Shook, Hardy & Bacon Partner Sean Wajert offers advice to young associates in an October 20 Law360 article, “6 Traps to Avoid During Your First Few Years of Law.”
While law students often graduate law school with joy and confidence, many are unaware of the potential pitfalls and mistakes young associates commonly make that could lead to career disasters. In advising young lawyers to succeed in their first few years of practice without making costly mistakes, Wajert notes the importance of young attorneys asking for guidance. “With busy partners, associates may not always get the feedback they deserve,” Wajert says, “but they typically will get the feedback they ask for.”
Wajert further emphasizes that being proactive about receiving feedback will also leave a good impression on others and that “most partners will treat the request for feedback as showing the associate wants to learn and improve.” Wajert adds, “Young associates need to learn when and how to speak up at firm, practice group and client meetings.”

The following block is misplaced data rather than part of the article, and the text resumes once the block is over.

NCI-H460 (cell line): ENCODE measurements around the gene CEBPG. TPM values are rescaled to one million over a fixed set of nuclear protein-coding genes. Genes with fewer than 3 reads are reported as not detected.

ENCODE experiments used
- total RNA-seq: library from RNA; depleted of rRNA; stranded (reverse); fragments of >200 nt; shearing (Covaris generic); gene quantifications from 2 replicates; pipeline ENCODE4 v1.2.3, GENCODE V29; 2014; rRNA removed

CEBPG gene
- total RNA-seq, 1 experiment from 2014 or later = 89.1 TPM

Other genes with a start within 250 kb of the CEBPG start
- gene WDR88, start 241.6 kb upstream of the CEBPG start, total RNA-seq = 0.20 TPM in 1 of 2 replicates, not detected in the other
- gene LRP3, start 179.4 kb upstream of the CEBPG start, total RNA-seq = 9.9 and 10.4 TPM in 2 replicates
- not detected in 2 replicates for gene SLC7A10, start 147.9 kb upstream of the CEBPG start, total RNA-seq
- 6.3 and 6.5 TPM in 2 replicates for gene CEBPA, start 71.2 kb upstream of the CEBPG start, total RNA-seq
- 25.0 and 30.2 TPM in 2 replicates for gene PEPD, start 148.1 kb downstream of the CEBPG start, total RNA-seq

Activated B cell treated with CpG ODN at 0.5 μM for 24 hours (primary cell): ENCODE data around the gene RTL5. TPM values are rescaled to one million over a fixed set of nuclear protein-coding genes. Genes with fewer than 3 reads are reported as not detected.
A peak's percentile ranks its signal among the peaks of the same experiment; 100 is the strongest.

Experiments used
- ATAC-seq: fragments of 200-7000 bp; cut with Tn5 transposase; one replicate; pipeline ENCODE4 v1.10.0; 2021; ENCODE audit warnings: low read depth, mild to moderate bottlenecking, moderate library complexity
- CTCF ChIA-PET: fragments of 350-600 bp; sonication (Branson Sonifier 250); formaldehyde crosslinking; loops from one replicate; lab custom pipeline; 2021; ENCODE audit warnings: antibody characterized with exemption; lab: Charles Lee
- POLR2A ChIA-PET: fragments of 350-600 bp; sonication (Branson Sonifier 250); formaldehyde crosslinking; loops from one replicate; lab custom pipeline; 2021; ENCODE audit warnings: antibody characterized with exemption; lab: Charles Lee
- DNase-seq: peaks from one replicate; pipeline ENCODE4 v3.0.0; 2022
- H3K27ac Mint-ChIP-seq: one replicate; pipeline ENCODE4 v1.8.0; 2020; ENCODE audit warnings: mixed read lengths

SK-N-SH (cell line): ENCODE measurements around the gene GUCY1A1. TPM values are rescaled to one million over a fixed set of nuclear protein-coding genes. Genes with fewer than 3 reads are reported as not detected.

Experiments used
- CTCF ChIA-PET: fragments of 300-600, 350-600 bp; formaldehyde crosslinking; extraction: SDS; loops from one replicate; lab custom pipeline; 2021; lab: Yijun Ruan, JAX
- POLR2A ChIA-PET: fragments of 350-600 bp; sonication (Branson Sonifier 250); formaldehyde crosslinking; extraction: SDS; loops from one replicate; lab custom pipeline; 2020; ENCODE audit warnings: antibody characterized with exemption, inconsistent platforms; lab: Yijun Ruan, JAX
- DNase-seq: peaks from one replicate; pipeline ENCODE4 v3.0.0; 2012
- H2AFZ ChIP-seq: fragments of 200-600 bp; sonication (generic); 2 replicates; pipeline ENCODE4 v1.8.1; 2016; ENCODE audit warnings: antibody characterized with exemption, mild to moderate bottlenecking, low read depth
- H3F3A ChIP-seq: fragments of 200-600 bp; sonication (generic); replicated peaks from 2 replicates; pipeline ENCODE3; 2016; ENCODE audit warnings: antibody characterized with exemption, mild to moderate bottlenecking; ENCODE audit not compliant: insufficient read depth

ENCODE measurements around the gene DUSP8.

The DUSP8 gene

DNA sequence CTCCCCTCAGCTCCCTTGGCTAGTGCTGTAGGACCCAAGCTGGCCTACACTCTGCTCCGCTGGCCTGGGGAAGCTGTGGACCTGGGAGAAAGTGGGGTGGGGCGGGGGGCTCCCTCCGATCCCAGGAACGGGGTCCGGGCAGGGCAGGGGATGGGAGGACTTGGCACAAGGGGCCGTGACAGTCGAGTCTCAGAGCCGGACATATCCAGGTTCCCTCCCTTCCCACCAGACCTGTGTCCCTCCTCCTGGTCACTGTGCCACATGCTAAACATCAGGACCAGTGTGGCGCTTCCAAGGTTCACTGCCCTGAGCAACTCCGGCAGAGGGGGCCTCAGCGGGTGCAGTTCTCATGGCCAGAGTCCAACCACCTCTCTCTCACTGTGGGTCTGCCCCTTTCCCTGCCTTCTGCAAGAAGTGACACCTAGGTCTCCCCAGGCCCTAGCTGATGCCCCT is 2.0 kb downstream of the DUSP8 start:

Additionally, he cautions young attorneys to not display a bad attitude as it is detrimental to their reputations and growing careers. “An attitude that indicates that the associate already has arrived, has it made, has nothing to learn, will not serve them well,” Wajert says. “Young associates should have a humble self-confidence and be eager and willing to learn.”
Highlighting that associates should not lose sight of the bigger picture, Wajert asserts, “Associates need to keep in mind that the law firm is a business. This is reflected not only in billable-hour targets, but in how the firm staffs matters for clients.” Noting that it is “common for young lawyers to fail to develop good habits,” Wajert advises, “Young attorneys can grow their contact list, be active in legal organizations or associations, secure a rainmaking mentor within their firm, and over time, learn ways to demonstrate they are evolving from doing assignments for the partner into assisting the firm's client with important legal challenges.”
"Associates should do their best to always have an attitude of hunger and enthusiasm for the work, even when given routine assignments," Wajert adds.